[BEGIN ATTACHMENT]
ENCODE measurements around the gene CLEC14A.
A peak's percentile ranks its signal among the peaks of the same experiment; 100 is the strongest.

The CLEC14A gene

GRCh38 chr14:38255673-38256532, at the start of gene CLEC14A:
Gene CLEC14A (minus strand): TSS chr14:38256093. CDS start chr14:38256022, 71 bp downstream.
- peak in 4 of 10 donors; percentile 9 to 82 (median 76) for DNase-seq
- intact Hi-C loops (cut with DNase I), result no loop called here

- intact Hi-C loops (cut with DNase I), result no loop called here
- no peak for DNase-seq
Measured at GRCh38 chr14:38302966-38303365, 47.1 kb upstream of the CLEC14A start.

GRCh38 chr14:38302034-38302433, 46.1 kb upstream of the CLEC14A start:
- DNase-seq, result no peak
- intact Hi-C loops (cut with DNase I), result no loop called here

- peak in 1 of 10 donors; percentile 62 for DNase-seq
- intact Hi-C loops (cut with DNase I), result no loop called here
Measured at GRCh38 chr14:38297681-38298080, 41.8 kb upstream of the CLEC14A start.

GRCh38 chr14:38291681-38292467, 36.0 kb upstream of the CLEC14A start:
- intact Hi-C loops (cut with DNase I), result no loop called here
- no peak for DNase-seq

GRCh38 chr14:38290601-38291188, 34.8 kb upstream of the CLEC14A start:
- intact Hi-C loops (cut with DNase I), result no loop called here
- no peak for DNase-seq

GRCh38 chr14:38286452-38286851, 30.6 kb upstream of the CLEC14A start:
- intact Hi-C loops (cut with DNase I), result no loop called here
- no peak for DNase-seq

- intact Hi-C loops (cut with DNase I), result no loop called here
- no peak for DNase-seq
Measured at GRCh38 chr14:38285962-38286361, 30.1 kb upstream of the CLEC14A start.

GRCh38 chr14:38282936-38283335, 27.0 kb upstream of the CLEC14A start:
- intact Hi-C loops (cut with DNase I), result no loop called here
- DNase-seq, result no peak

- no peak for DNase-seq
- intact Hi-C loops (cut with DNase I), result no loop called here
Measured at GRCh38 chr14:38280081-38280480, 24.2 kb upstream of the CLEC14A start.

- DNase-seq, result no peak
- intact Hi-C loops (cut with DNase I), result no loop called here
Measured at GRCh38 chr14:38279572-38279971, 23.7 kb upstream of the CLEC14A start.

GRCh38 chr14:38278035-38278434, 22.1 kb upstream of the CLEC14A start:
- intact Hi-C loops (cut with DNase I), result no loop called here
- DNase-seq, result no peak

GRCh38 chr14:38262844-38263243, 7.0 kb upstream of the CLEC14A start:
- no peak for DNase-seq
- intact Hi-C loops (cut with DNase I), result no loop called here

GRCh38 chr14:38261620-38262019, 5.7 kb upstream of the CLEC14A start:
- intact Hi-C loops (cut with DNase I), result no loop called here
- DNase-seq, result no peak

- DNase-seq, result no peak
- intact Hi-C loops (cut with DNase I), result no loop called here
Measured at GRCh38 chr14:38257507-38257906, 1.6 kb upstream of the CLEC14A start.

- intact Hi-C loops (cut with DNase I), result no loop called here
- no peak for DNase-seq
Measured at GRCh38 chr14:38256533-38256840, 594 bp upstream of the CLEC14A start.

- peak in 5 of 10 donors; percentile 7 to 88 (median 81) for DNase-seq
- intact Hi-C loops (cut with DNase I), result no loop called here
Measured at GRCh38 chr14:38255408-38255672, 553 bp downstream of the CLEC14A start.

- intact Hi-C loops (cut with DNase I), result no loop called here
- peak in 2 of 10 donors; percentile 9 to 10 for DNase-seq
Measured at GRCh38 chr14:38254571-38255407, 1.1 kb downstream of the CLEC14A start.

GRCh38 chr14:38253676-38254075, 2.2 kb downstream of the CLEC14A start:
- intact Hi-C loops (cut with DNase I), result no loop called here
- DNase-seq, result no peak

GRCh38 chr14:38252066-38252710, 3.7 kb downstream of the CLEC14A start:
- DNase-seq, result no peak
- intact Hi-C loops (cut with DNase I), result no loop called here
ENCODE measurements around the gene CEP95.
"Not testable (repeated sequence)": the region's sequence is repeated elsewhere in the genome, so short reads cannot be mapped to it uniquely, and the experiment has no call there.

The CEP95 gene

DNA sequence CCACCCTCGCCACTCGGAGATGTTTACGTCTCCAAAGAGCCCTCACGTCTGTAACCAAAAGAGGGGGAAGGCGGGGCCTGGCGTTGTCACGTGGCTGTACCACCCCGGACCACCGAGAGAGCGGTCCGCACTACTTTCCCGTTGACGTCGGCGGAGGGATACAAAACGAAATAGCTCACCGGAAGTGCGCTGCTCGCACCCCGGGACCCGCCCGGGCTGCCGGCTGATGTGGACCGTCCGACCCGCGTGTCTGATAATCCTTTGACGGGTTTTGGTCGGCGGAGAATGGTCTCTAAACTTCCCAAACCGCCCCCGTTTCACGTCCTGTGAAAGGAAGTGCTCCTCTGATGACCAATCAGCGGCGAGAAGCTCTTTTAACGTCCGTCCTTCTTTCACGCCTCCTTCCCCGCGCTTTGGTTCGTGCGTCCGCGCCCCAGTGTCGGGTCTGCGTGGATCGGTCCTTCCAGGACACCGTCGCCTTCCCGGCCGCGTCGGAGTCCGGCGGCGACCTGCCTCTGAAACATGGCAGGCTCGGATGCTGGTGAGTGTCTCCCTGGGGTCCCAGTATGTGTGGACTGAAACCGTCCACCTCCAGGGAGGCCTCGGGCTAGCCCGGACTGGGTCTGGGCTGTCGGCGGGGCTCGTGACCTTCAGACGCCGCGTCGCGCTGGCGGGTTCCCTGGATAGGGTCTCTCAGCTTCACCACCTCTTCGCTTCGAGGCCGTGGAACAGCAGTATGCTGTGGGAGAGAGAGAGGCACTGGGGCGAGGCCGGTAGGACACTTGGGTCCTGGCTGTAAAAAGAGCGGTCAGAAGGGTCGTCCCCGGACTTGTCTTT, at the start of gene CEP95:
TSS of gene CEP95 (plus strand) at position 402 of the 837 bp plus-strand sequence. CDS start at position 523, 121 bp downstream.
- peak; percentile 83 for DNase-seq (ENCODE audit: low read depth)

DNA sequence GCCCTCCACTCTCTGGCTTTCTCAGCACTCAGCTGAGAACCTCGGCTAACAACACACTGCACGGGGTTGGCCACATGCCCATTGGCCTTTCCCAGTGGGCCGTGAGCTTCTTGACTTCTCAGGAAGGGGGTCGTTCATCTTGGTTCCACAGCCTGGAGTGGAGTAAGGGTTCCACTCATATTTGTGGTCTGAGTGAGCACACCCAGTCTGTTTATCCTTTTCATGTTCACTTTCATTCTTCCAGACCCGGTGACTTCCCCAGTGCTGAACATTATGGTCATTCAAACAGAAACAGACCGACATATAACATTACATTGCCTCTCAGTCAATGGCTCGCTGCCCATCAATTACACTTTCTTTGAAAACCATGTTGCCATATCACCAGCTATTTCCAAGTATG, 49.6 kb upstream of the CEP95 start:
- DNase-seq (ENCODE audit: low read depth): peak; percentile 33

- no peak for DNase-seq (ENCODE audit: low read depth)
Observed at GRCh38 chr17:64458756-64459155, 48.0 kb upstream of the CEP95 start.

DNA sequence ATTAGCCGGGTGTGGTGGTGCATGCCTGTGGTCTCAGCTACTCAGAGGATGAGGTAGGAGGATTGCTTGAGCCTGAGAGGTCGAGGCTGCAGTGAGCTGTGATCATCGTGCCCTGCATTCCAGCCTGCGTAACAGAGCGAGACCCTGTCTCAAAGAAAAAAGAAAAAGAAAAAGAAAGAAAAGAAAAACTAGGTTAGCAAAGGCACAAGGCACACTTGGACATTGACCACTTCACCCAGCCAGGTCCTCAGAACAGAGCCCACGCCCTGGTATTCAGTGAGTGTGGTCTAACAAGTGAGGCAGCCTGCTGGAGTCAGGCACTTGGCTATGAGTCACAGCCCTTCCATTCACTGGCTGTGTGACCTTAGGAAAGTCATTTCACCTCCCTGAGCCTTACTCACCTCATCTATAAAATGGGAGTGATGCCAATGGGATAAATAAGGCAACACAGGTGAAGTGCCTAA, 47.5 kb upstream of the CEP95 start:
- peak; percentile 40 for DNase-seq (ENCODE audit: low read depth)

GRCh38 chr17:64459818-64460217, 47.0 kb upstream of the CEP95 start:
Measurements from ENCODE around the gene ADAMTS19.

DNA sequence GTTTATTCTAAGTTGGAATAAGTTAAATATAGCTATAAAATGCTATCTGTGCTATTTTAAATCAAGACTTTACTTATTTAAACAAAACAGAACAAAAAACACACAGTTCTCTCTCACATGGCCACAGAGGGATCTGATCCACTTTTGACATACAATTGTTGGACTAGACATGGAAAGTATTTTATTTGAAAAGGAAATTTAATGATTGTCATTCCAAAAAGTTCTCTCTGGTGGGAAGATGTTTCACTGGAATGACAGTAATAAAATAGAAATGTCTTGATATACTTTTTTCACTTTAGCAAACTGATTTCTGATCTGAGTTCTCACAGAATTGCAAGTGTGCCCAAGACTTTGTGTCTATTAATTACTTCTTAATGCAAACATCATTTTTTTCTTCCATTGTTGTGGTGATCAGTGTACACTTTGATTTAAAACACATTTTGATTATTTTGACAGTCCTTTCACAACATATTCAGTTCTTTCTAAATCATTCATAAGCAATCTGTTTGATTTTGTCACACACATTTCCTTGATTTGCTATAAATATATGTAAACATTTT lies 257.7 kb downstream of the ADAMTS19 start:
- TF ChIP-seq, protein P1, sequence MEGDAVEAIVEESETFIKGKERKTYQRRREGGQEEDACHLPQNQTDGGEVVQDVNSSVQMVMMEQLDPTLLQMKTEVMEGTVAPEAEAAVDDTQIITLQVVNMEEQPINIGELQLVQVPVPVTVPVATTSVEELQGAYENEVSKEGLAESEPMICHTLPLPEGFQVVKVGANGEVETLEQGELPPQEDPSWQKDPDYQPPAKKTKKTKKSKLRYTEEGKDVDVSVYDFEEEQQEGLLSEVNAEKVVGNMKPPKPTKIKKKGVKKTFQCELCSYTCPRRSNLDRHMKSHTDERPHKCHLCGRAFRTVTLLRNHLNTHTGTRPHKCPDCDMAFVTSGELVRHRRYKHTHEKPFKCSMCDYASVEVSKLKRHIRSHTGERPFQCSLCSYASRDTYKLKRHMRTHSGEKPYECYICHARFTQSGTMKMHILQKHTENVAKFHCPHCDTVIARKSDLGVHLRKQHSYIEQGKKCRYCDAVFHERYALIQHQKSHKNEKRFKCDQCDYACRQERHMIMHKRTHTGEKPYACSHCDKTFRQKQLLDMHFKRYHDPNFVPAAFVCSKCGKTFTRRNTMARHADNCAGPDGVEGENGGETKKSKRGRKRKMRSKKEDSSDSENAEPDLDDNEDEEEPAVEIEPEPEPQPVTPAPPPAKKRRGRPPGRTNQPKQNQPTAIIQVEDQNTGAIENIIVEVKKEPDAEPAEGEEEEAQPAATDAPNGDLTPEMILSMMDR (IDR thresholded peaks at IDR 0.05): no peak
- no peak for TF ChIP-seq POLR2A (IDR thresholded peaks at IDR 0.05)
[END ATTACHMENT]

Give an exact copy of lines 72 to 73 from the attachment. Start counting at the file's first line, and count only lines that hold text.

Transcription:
- DNase-seq (ENCODE audit: low read depth): peak; percentile 33

- no peak for DNase-seq (ENCODE audit: low read depth)